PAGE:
Ebola virus has mutated during course of outbreak

As the worst Ebola outbreak in history unfolds in West Africa, The Post's Joel Achenbach explains how the deadly virus wreaks havoc on the human body. (Davin Coburn/The Washington Post)

The Ebola virus sweeping through West Africa has mutated repeatedly during the current outbreak, a fact that could hinder diagnosis and treatment of the devastating disease, according to scientists who have genetically sequenced the virus in scores of victims.

The findings, published Thursday in the journal Science, also offer new insights into the origins of the largest and most deadly Ebola outbreak in history, which has killed more than 1,500 people in four countries and shows few signs of slowing. It also provided another reminder of the deep toll the outbreak has taken on health workers and others in the affected areas, as five of the paper’s more than 50 co-authors died from Ebola before publication.

In a collaboration led by scientists at Harvard University and aided by officials at Sierra Leone’s health ministry, researchers sequenced Ebola virus genomes from 78 patients beginning in the early days of the outbreak this spring. Those 99 samples — some patients were tested more than once — suggested that the outbreak began with a single human infection before spreading rapidly, like a spark that grows into a wildfire.

Ebola’s arrival in Sierra Leone in May started with a funeral, according to Thursday’s findings. A young pregnant woman tested positive for the virus and was treated at Kenema Government Hospital. Health workers who traced her contacts discovered that she and more than a dozen other women recently had attended the burial of a traditional healer who had been treating Ebola patients near the Sierra Leone-Guinea border. All of them had been infected.

“They realized she was not an isolated case,” said Pardis Sabeti, an associate professor at Harvard whose lab sequenced the Ebola genomes and quickly made public the data earlier this summer.

The genomic sequencing also offers hints as to how the Ebola “Zaire” strain at the heart of the current outbreak — one of five types of Ebola virus known to infect humans — likely ended up in West Africa in the first place. Researchers said the data suggests that the virus spread from an animal host, possibly bats, and that diverged around 2004 from an Ebola strain in central Africa, where previous outbreaks have occurred.

“We don’t actually know where the virus has been since then,” said Sabeti, referring to the time between 2004 and when the virus resurfaced earlier this year. “We’re trying to piece together an historical record.”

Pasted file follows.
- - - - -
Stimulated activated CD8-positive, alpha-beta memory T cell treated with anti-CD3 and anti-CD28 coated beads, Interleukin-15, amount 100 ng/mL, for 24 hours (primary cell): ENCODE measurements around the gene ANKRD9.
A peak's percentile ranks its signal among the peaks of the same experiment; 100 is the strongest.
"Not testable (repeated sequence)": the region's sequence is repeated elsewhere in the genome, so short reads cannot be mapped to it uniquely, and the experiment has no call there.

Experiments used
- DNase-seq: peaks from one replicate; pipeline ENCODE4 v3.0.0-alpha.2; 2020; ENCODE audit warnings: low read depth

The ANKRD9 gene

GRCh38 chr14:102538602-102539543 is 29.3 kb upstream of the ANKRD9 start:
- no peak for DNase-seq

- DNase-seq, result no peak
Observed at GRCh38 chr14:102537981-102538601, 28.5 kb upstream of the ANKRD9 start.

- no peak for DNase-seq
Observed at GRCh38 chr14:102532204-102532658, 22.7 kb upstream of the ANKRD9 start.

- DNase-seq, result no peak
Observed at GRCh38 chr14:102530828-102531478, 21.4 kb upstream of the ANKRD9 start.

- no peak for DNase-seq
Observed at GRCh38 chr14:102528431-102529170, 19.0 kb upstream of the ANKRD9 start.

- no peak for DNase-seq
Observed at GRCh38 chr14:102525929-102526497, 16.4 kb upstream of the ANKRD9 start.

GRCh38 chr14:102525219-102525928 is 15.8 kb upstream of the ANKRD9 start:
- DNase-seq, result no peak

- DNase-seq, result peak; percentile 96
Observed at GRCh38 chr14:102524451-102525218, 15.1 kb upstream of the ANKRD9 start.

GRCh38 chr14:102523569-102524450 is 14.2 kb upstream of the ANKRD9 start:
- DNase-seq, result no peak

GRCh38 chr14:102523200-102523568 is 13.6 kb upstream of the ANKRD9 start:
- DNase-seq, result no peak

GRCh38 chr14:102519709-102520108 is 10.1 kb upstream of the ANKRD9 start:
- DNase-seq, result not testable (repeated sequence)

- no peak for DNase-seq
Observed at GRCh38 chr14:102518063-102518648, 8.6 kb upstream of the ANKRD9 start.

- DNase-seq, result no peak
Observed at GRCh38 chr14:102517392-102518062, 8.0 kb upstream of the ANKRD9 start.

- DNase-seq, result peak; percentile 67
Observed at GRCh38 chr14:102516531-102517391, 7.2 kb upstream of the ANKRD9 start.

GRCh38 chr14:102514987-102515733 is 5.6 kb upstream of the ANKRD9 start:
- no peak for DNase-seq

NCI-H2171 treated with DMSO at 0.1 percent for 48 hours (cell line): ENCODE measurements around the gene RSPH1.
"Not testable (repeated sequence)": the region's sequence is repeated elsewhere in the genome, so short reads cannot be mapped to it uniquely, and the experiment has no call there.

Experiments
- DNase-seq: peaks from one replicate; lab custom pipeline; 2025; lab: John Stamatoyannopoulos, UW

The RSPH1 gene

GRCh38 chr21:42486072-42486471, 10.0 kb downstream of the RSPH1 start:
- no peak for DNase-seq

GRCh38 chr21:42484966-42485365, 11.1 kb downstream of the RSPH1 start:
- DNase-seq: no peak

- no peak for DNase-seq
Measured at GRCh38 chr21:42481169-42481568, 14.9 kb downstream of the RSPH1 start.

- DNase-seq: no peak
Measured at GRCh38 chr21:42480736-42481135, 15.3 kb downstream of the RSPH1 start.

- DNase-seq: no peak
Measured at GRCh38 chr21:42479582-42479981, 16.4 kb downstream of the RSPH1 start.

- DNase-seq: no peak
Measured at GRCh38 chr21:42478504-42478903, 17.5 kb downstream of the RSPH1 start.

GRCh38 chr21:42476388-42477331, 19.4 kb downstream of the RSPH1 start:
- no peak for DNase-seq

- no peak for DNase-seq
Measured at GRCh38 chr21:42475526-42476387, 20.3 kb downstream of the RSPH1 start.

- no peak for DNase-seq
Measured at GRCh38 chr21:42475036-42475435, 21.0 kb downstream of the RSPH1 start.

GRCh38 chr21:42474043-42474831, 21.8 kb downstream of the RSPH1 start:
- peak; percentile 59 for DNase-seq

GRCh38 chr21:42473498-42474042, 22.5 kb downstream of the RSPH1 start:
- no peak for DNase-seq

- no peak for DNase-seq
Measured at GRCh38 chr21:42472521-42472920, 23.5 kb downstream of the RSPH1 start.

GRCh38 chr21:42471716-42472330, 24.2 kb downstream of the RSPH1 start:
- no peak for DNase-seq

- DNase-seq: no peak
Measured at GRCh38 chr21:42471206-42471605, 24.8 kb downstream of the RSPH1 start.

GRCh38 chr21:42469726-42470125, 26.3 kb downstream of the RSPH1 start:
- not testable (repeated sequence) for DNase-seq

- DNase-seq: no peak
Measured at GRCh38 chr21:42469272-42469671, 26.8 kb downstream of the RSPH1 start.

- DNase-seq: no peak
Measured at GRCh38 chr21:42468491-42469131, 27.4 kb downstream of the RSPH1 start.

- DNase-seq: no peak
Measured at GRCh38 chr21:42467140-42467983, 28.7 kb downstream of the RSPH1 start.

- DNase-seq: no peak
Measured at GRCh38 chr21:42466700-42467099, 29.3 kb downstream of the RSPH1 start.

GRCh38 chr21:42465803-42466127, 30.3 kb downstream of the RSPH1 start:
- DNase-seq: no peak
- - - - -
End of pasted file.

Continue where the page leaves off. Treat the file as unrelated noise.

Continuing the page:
Thursday’s study also details hundreds of genetic mutations that make the current Ebola outbreak different from any in the past. Some of those changes have the potential to affect the accuracy of diagnostic tests or the effectiveness of vaccines and treatments under development for the disease.

“We’ve uncovered more than 300 genetic clues about what sets this outbreak apart from previous outbreaks,” Stephen Gire, one of the study’s co-authors and an infectious disease researcher at Harvard, said in an announcement about the findings. “Although we don’t know whether these differences are related to the severity of the current outbreak, by sharing these data with the research community, we hope to speed up our understanding of this epidemic and support global efforts to contain it.”

Sabeti said researchers are expecting to receive additional Ebola samples soon from Nigeria. They plan to sequence those, as well, and release the data as soon as possible.

“The fact that we can do this in real time while the outbreak is still going is breathtaking,” said Anthony Fauci, director of the National Institute of Allergy and Infectious Diseases at the National Institutes of Health, said of the group’s rapid genomic sequencing of the virus, which he said could have taken two years or longer in the past. “We didn’t have this technology years ago. What they did was really extraordinary.”

Fauci said Thursday’s findings also underscore the necessity to get the outbreak under control before the Ebola virus continues to morph.

The Ebola epidemic over time

“We’re left with a situation where if, in fact, this thing smolders on and on, we know mutations will accumulate,” he said. “And that has its own set of problems. We’ve really got to get this thing shut off.”

Sabeti said she that since she and her colleagues published the sequencing data, they have heard from companies working on vaccines and treatments, as well as by researchers developing new diagnostic tests, who want to understand how the mutations could affect those efforts. Only through such collaboration, she said, can scientists tackle the current outbreak with the speed it deserves.

“There’s nothing you should crowdsource more than an epidemic. It has this urgency where we need every person working on it,” Sabeti said. “It took a village to make this paper happen. It will take a planet to help get this virus under control.”

Brady Dennis is a national reporter for The Washington Post, focusing on food and drug issues.
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